|   St. Johann-Lonsingen   |  Germany

Prefabrication - Utilizing potential

Interview with Hansbert Ott, Managing Director of WEINMANN, about the advantages of prefabrication and the factors you have to take care about.

Mr. Ott, what opportunities does industrial production offer a company which, like Blumer-Lehman AG, focuses heavily on multi-story construction?

Ott: "In this area, prefabrication is generally essential because it allows assembly times to be drastically reduced. On one hand, machines offer the advantage of consistent quality at a very high level. Think about the precise nailing of the planking material, with clearly defined attachment points and distances — in multi-story construction, this is a vitally important topic, which is why the automatic process can also be documented.
On the other hand, I have to think the building through to the end as early as the work preparation stage, including materials for the installation so that the position of these materials can also be planned. The quantities can be read out precisely at any time: Additional demand, lines damaged during interior fitting or cement supports weakened by pipes and slots are no longer an issue with timber construction."

With regard to multi-story construction, do you also see potential there for reducing production costs?

Ott: "This potential does of course exist. Just think about standardizing the same components in the different stories. The most important concern here is how to thoroughly exhaust such potential. To do this, you need modules and standards, in the area of installation for example. From the perspective of timber construction companies, the technology can be standardized extensively behind the scenes, even if the individual bathrooms look very different later on.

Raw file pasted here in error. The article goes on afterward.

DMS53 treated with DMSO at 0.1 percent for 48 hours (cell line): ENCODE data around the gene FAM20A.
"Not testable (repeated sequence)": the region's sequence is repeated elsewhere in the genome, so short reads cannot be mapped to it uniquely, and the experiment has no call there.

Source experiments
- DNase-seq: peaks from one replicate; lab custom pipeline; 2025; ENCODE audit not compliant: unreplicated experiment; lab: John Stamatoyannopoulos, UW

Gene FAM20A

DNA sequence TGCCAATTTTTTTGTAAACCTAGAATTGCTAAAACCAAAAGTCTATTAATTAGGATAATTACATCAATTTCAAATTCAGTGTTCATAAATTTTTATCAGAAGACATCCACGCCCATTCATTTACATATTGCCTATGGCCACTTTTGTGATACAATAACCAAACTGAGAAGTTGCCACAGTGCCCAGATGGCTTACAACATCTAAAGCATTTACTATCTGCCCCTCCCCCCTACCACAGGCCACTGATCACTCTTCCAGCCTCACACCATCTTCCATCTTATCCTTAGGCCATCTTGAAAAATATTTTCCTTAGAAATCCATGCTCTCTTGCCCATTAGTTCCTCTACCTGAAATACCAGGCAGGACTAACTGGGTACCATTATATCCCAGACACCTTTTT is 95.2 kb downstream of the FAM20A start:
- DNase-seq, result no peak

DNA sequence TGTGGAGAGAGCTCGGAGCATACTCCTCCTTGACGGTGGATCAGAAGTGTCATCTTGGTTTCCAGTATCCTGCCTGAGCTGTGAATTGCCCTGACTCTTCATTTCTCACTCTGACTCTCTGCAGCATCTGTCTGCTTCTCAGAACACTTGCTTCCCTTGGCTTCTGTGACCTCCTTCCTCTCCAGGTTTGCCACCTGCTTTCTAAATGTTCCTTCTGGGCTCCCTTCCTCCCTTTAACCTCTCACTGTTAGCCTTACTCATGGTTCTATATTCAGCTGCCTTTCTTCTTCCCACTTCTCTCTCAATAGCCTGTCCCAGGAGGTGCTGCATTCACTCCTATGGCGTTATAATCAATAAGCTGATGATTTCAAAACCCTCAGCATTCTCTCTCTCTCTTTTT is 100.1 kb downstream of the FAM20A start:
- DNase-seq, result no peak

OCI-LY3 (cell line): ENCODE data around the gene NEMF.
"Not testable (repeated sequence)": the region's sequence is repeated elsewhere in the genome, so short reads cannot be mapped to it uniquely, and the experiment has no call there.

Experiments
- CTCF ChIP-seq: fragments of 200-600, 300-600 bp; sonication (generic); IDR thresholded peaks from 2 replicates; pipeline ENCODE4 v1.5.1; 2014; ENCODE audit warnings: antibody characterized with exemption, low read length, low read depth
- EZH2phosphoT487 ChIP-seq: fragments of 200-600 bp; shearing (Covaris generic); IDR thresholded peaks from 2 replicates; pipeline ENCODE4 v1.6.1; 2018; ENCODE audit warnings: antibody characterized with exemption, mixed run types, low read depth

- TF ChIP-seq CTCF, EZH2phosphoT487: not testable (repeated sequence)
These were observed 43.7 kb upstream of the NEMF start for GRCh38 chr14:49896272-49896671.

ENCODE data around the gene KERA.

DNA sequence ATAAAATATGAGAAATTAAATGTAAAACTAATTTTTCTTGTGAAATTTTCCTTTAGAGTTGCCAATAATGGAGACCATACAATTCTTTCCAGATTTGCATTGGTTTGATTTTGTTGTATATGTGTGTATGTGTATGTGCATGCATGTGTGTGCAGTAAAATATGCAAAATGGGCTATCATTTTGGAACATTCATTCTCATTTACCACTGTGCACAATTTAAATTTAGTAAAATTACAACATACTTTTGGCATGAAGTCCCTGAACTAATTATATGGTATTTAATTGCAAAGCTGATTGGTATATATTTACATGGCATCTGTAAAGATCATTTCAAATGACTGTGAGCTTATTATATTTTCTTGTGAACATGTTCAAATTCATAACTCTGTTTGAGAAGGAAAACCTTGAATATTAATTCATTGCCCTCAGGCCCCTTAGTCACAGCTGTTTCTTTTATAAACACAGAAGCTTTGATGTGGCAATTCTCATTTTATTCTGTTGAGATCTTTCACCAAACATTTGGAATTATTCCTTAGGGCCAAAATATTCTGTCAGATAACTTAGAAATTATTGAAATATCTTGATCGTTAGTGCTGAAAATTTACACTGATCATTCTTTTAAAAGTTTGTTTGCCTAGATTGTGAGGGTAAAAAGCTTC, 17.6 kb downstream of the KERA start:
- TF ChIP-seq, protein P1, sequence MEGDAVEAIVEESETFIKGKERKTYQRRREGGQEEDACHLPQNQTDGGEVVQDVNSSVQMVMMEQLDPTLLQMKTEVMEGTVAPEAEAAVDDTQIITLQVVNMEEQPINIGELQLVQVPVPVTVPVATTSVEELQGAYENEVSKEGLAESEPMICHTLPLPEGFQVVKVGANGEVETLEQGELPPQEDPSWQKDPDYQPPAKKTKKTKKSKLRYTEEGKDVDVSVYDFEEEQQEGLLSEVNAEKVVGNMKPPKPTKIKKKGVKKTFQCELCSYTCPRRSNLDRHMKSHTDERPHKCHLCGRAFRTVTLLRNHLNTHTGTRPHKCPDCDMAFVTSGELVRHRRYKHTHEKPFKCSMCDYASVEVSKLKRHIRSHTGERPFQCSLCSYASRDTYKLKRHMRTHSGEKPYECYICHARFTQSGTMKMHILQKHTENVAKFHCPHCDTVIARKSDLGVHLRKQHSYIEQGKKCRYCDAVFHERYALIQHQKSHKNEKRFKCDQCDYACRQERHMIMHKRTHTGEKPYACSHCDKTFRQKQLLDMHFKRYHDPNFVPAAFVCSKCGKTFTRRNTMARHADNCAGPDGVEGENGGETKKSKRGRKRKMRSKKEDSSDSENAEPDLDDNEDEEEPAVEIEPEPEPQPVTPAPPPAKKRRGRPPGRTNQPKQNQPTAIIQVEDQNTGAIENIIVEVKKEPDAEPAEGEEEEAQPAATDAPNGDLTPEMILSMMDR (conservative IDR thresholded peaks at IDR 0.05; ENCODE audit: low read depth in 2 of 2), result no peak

For the installation of lines and pipes, we can create the solutions (which are already extensively standardized) as a macro in the work preparation step and copy them into the wall. A similar process is also possible in production if you use the appropriate ready-to-use components from the plumber or electrician — ideally as a complete plumbing wall. There is potential here that is not yet being utilized in many companies... "

What can a company do to make better use of this potential?

Ott: "Changing from manual to automatic production is a radical change process. Anyone who doesn't manage to make their employees enthusiastic about this process — for example, by not involving them in the change — may experience that the multifunction bridge merely nails planking. Everything else will remain the same."

The first step there-fore is to firmly anchor the new technology in the company...

Ott: "Precisely. Once it is there, everyone is called upon to be involved in constantly optimizing it. For example, a work preparation employee can make frame production easier by applying markings during beam processing. This improves the cycle in the entire system because the manual frame production stage is generally one of the bottle-necks. 
The employees at the table can improve the material flows, management can set up regular optimization workshops in which everyone can make suggestions for improvements, and much more... In the end, the system will be able to do much more and everyone will be working much more comfortably with op-timized processes."